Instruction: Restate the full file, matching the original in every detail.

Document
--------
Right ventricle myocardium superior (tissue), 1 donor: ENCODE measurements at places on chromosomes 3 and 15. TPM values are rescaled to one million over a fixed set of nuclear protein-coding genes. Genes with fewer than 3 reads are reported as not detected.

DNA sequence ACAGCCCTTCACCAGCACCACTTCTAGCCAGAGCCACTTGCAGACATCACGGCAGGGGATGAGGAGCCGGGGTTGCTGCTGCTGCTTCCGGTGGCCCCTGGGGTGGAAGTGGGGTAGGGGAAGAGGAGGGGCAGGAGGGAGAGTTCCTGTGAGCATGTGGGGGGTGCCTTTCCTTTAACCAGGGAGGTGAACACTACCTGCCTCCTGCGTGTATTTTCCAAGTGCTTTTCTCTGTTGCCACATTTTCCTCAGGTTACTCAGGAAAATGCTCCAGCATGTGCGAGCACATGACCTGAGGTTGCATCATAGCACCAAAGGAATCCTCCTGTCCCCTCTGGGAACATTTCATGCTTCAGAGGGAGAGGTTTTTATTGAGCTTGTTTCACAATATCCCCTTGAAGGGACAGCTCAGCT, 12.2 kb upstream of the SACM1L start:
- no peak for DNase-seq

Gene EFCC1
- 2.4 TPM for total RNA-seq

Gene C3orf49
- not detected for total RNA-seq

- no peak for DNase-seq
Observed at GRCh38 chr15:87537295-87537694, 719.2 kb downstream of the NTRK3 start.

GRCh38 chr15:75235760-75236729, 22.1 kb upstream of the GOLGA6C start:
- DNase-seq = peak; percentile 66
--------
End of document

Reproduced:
Right ventricle myocardium superior (tissue), 1 donor: ENCODE measurements at places on chromosomes 3 and 15. TPM values are rescaled to one million over a fixed set of nuclear protein-coding genes. Genes with fewer than 3 reads are reported as not detected.

DNA sequence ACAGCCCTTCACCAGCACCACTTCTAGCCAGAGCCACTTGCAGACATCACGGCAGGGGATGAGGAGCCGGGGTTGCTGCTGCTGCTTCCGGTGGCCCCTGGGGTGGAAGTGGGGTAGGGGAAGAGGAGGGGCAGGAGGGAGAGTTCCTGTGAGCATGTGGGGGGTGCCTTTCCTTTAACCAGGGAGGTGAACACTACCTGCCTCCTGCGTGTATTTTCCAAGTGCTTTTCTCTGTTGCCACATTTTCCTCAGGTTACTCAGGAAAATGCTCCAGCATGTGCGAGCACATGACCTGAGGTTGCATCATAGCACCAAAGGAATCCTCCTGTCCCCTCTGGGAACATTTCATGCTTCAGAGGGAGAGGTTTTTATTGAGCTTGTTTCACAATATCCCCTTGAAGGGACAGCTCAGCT, 12.2 kb upstream of the SACM1L start:
- no peak for DNase-seq

Gene EFCC1
- 2.4 TPM for total RNA-seq

Gene C3orf49
- not detected for total RNA-seq

- no peak for DNase-seq
Observed at GRCh38 chr15:87537295-87537694, 719.2 kb downstream of the NTRK3 start.

GRCh38 chr15:75235760-75236729, 22.1 kb upstream of the GOLGA6C start:
- DNase-seq = peak; percentile 66